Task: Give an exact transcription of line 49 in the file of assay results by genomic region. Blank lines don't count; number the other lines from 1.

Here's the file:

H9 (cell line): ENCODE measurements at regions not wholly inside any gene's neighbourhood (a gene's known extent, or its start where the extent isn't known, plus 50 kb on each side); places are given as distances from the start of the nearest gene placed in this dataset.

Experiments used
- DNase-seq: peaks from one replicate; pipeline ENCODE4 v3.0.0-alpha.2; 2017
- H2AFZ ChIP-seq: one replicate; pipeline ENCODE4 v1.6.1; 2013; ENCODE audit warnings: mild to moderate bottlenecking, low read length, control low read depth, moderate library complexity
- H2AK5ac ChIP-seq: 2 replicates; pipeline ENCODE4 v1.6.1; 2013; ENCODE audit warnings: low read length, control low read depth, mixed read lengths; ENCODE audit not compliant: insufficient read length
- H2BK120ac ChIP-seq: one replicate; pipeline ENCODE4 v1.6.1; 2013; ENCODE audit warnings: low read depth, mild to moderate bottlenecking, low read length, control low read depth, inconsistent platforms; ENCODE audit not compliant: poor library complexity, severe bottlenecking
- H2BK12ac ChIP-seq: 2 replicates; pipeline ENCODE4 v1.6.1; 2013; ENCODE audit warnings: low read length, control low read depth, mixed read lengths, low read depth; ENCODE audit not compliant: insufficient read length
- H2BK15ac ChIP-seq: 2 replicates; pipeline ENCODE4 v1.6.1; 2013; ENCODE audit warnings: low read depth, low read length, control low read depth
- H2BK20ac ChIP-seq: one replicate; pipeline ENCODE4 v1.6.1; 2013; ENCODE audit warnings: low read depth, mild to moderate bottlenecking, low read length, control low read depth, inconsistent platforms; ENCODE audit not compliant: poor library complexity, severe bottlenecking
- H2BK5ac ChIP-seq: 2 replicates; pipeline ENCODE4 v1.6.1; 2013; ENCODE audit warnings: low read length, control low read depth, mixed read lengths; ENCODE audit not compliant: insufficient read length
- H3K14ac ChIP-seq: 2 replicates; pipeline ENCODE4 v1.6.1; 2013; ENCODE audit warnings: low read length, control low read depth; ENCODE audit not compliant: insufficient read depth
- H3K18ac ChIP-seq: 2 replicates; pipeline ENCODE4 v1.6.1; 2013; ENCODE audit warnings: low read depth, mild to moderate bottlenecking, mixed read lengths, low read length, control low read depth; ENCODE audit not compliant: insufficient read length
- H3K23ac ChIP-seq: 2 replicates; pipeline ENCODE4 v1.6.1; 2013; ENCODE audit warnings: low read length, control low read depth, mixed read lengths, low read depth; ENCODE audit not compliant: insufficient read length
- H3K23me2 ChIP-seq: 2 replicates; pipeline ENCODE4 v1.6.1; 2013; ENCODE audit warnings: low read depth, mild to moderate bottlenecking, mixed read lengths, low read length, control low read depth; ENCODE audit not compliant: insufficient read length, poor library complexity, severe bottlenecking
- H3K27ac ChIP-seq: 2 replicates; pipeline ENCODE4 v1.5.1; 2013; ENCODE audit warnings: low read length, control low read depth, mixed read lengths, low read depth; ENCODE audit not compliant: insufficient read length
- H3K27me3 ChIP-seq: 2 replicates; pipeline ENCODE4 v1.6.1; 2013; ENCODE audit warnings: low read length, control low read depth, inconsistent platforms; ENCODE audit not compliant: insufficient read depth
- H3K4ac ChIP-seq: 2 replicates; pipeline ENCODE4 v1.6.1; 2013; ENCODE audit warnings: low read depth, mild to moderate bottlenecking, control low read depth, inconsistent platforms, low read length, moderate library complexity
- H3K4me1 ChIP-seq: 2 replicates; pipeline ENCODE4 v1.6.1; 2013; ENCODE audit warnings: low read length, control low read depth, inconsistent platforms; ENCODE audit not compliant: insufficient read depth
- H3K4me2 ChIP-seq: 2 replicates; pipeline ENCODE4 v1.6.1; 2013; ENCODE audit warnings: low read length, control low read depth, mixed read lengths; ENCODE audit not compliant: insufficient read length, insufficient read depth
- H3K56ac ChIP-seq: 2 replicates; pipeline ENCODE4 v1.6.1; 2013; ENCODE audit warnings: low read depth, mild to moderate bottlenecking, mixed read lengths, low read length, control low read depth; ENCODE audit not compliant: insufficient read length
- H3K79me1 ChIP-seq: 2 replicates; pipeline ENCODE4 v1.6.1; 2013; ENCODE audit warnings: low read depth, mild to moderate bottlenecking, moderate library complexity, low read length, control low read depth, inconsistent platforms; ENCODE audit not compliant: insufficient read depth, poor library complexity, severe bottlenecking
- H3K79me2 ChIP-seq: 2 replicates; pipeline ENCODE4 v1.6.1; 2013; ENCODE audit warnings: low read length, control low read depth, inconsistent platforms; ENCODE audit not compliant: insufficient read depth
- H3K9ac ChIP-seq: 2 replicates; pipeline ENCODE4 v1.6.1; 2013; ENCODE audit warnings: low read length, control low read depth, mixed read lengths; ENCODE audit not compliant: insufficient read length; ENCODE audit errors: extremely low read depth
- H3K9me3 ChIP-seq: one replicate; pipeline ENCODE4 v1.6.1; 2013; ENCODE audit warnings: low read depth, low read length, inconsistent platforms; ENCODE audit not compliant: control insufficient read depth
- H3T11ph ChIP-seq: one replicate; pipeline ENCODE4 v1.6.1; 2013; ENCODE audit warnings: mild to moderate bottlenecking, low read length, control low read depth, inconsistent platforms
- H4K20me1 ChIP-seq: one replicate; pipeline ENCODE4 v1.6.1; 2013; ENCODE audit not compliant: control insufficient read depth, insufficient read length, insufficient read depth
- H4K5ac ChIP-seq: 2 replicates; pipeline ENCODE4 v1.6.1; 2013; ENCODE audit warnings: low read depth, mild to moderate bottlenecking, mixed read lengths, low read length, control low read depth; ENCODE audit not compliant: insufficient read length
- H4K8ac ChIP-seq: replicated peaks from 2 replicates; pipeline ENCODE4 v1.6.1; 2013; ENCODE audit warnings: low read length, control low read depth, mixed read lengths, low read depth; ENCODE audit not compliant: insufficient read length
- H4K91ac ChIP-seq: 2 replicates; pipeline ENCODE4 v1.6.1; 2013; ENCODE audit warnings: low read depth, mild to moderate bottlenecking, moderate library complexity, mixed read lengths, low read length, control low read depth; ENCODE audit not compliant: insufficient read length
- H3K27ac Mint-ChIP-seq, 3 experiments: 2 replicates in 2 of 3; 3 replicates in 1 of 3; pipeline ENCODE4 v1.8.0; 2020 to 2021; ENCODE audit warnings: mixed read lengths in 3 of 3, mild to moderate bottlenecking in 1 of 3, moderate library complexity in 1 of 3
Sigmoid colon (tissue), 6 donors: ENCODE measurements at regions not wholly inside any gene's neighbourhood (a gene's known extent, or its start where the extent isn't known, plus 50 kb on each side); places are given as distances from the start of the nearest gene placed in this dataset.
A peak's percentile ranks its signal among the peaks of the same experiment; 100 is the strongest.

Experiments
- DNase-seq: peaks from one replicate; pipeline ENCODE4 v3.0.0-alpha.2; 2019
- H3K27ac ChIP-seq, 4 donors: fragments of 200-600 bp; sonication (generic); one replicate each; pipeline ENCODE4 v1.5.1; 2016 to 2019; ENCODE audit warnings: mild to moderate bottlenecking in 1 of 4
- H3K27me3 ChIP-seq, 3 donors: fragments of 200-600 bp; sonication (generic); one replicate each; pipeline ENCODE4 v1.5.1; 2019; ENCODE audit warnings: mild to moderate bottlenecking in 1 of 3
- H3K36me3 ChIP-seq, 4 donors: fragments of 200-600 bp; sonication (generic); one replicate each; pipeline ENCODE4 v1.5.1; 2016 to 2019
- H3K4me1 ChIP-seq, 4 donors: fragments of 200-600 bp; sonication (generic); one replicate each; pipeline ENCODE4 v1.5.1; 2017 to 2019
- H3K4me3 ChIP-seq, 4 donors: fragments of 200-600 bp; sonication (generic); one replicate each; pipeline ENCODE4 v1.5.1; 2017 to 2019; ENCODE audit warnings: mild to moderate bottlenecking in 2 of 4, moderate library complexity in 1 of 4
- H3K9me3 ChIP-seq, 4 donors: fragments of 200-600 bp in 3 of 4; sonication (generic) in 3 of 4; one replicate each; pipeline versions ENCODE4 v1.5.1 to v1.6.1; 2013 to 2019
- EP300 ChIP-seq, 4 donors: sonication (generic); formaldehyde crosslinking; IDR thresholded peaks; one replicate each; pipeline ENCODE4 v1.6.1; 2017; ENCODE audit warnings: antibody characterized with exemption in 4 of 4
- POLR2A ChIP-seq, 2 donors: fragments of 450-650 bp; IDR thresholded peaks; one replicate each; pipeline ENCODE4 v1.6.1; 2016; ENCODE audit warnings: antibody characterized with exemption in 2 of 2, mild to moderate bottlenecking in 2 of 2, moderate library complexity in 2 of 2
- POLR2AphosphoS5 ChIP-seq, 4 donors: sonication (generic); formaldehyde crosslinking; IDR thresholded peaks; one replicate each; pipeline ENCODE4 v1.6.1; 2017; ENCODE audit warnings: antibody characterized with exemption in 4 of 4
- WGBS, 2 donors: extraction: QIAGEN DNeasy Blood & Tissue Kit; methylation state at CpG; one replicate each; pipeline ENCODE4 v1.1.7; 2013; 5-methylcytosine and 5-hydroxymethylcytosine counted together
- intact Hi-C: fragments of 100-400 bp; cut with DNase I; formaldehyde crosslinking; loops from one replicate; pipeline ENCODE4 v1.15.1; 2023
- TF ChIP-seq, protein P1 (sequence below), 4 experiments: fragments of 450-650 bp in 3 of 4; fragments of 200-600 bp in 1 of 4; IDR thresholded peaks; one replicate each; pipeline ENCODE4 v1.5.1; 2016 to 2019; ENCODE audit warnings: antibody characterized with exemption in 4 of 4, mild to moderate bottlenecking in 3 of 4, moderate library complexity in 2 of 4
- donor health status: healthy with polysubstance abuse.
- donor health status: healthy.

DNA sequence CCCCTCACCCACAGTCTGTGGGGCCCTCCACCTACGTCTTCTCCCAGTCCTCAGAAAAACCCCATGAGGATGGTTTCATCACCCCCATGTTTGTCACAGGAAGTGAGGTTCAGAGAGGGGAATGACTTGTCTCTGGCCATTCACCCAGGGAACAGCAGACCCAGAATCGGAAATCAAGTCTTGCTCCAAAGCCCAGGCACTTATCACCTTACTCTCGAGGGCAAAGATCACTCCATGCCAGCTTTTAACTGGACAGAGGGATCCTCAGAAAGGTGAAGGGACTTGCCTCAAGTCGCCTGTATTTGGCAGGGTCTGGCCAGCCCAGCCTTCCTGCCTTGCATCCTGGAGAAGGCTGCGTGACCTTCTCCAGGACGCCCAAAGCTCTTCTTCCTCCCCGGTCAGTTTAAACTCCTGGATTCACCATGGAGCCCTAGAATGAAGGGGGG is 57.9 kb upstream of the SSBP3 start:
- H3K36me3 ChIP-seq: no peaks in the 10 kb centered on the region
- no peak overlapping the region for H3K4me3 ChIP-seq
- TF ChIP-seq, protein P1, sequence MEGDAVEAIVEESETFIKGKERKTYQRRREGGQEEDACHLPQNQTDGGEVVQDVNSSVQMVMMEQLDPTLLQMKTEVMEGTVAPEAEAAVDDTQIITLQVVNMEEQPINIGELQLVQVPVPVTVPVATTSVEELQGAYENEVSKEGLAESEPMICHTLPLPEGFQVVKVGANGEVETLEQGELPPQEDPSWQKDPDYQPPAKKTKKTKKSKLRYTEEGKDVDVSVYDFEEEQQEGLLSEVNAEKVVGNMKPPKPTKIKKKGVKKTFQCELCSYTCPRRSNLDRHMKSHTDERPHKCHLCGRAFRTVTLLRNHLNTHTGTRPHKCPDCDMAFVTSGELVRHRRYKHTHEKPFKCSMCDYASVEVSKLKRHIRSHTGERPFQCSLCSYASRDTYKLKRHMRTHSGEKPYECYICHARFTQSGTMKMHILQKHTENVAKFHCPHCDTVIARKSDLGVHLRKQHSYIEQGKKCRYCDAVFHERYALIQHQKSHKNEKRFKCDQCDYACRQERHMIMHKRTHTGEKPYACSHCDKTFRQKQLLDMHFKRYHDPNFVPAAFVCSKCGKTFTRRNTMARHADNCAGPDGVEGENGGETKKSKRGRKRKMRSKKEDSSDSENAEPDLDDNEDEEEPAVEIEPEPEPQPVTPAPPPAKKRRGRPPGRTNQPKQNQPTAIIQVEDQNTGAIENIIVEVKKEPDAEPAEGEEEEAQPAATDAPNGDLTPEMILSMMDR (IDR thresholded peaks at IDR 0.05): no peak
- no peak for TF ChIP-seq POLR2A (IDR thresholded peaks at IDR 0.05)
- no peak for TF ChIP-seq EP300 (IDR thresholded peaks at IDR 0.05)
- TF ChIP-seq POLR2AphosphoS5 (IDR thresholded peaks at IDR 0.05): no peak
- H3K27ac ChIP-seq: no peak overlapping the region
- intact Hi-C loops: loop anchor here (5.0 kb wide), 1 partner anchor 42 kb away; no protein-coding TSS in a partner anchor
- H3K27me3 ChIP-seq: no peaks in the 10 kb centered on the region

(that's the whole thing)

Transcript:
DNA sequence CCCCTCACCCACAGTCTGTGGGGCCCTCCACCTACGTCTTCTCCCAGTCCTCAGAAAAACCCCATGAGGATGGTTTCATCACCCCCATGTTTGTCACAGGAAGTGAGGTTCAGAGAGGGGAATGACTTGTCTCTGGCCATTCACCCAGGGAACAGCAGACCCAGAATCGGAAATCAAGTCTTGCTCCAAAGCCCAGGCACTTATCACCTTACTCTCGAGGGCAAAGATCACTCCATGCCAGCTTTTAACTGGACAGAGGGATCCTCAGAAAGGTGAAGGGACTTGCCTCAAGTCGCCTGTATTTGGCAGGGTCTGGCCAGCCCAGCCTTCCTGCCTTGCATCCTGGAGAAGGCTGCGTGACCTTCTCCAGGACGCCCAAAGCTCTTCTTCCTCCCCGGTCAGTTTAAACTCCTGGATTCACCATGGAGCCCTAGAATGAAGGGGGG is 57.9 kb upstream of the SSBP3 start: